110 ct Blue Gem Turquoise Cabachon (#13)

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Southwest,Baskets,Navajo,Native,American,Art,Jewelry,Pottery,Weaving,Rug,Blanket,Manta,Necklace,Turquoise,Twin Rocks,Zuni,Santo Domingo,Fetish,Hopi
Southwest,Baskets,Navajo,Native,American,Art,Jewelry,Pottery,Weaving,Rug,Blanket,Manta,Necklace,Turquoise,Twin Rocks,Zuni,Santo Domingo,Fetish,Hopi
Southwest,Baskets,Navajo,Native,American,Art,Jewelry,Pottery,Weaving,Rug,Blanket,Manta,Necklace,Turquoise,Twin Rocks,Zuni,Santo Domingo,Fetish,Hopi

110 ct Blue Gem Turquoise Cabachon (#13)

 $2,750.00

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Natural Turquoise Cabachons
2" x 1 1/4"

This is a monster piece of super high-grade natural Blue Gem turquoise.  The Blue Gem mine near Battle Mountain, Nevada was long ago pulverized and processed for copper and other precious metals, so turquoise from this location is no longer available.  This extremely hard stone was cut and polished by the DePriest family of Manassa, Colorado in the 1970s.  We bought a collection from Gary DePriest in the 90s and finally decided it needs a new home.  This baby has waited far too long to have its natural beauty and unique character exposed.

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Blue Gem Turquoise

Blue Gem turquoise occurs in argillized quartz monzonite cut by two limonite-stained sheer zones, one trending N 35 o W and dipping 75 o NE, the other trending N, 25 o E and dipping 55 o NW. An extensive breccia zone about 10 feet wide is developed between the two bounding sheers. Exceptionally good quality turquoise forms veins up to three-quarters of an inch thick along the shears. Pyrite-bearing quartz veins are closely associated with the turquoise.

The Blue Gem mine was at one time located deep underground, accessed by tunnels as deep as 800 feet. This is of interest because the Blue Gem Mine and the Bisbee Mine in Arizona are the only two mines (of which we are aware) that turquoise was found that deep in the earth. The Blue Gem mine was once developed in extensive underground workings and open stoops. An audit several hundred feet long on the main structure connected to numerous shorter tunnels and several open stoops. Directly above the main audit was a glory hole some 100 feet long.

Duke Goff first noted the Blue Gem deposit in 1934. It was subsequently leased from the Copper Canyon Mining Co. by the American Gem Co. of San Gabriel, CA., owned by Doc Wilson and his sons, Del and William. The company operated the property until 1941 when the outbreak of the war caused a shortage of experienced miners. Both Del and William Wilson were called into the Army for the duration of the war, and this compelled the closing of the mine. Consequently, the lease was allowed to lapse and work was abandoned. In 1950 Lee Hand and Alvin Layton of Battle Mountain leased the mine.

Production of turquoise at the Blue Gem lease in the early days of the operation was enormous. Although there is no exact information, it is reported that the output amounted to nearly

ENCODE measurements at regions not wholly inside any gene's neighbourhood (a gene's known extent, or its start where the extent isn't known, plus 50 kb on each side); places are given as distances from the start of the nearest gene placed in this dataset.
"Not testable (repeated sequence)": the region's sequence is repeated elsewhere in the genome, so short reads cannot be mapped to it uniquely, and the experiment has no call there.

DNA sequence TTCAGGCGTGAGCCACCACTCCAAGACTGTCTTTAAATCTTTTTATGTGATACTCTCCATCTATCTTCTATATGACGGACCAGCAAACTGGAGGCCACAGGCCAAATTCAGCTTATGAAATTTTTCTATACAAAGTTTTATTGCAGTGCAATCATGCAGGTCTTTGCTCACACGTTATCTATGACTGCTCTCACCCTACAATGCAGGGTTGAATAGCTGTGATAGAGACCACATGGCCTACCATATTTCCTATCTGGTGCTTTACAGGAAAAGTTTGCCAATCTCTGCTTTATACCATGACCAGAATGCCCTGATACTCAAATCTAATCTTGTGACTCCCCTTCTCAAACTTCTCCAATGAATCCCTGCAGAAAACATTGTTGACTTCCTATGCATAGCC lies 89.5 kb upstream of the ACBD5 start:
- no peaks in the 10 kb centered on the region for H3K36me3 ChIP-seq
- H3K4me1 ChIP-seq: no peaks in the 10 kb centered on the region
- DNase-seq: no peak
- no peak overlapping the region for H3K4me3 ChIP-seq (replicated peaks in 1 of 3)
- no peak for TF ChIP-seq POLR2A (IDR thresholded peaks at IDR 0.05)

$1 million in rough turquoise. The mine is still active, although Duval Corp is currently in the center of a major copper deposit developing it.

Pyrite in Blue Gem is unusual to see but not unheard of. Very little large material ever came out of Blue Gem, the majority found was small 1-mm "bleeder" veins and tiny nuggets which was perfect for Zuni inlay and fine needlepoint, petit-point and snake-eyes jewelry. Blue Gem turquoise was very popular in the late 1930's and 40's and was commonly used in the Fred Harvey "tourist jewelry" that is so collectable today. Blue Gem turquoise is extremely hard and stands up well to the test of time.

Blue Gem turquoise is a rare, valuable and historic American treasure. Quality Blue Gem Turquoise has been gifted with a wide range and variety of color. Because Blue Gem turquoise is very hard, a high polish is associated with this stone, and unlike most turquoise, won't easily change color. This turquoise has a unique character and many different looks all of which are striking, full of wonder and pleasing to the eye.

Production of the mine started about 1934 and continued into the 1970's. Blue Gem Turquoise is still some of the finest turquoise ever found, and unlike most turquoise mines, (in which the majority mined is chalky and only usable if stabilized) most of the turquoise found there was of gem-quality. Today the Blue Gem mine is not viable; it sits in the middle of a huge mining operation. The emphasis is on precious metals and the extraction of turquoise is considered more of a hindrance in the mining process rather than an asset. Even the ever-popular "Dump Diving" for turquoise through the overburden is not tolerated due to the very real danger of becoming buried in a slide. Insurance factors, equipment hazards, high explosives and safety issues along with a lack of interest from the mining company keep Blue Gem turquoise unavailable to the world, at least for now.


Related categories:

Natural Turquoise Cabochons See all items in this category

Related legends:

Precious Stones
Turquoise; Precious stones have symbolic implications. For example, turquoise if a "collective term for all the precious stones, wealth, or mixed offerings. Good fortune is attributed to this stone." Both white shell and turquoise are emphasized in Kinaalda? More about this legend

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This site was last updated on November 21, 2017.

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